Analyzing the Indiana Pacers defense through the first 10 games of the season

Through the first 10 games of the season, the Indiana Pacers' defense has been rough, so let's break it down game by game.

Indiana Pacers, Pacer defense, Milwaukee Bucks, Philadelphia 76ers
Indiana Pacers, Pacer defense, Milwaukee Bucks, Philadelphia 76ers / Dylan Buell/GettyImages
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Through the first 10 games of the season, the Indiana Pacers are proud owners of a 6-4 record, good for third in the East, which has surprised plenty of the fans, despite many having Indiana as a potential playoff team before the season started.

This so-called 'hot' start for the Pacers mostly has to do with one thing: Indiana's scorching hot offense. Currently, the Pacers lead the league in scoring, offensive rating, and assists and are showing no signs of slowing down despite some players coming in and out of slumps.

However, the reason why the Pacers are 6-4 and not better to start off is because of how bad their defense has been to start the year. Initially, Indiana was projected to have a decent defense, with Rick Carlisle leading a gritty, hustle-first style of play for his team and the players reflecting that play on the stat sheet.

In addition, Tyrese Haliburton also showed some defensive improvements during FIBA play, and Myles Turner showed no signs of slowing down on defense despite a massive offensive leap, so hopes were pretty high for the Pacers' defense going into the 2023-24 season.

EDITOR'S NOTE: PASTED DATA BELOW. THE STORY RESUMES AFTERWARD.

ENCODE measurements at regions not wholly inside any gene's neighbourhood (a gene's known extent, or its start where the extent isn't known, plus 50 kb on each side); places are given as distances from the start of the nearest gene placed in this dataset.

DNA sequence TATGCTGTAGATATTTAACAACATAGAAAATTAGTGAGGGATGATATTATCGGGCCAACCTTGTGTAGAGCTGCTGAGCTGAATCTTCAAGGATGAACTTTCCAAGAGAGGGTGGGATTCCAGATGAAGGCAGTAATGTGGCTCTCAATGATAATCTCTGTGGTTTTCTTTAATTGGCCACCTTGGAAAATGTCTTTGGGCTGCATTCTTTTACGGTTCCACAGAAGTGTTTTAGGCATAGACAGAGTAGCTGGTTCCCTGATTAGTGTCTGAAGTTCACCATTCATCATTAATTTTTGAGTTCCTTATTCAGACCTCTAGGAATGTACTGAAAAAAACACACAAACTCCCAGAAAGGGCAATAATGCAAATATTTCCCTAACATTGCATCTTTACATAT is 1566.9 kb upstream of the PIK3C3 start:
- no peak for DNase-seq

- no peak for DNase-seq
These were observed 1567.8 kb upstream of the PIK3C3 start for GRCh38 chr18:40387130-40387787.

This has not resulted in a good defense however, as Indiana currently holds the fourth-worst defensive rating in the league, at 118.9, while also ranking fourth-worst in opponent points per game, at 123.1.

In addition to this, Indiana's poor defense and their lack of rebounding combine to give them the sixth-worst defensive rebounding percentage in the league, at 68.5, and their frequent fouling nets them an opponent FTA rate of 0.273, ranking ninth-worst in the league, and their opponent turnover percentage is at a mere 12.8%, ranking fifth-worst in the league.

The Pacers' lack of shot contesting has led them to rank near the bottom in nearly every opponent scoring stat. Their average of 62 opponent points in the paint ranks dead last, while their opponent's fast break points average of 15.9 ranks eighth-worst in the league.

Indy's average of 17.2 opponent second-chance points ranks third-worst in the league, which was a problem we saw plenty of in the 76ers game. Looking at these stats, it's no wonder why the Pacers allow 123.1 opponent points per game, ranking fourth-worst in the league, and allow teams to shoot an average of 48.9% from the field, ranking sixth-worst in the league.

Of course, allowing open three-point shots has been a struggle for the Pacers for years now, and those struggles have not gone anywhere this year, with the team allowing opponents to shoot an average of 39.2 from beyond the arc, ranking fourth-worst in the league.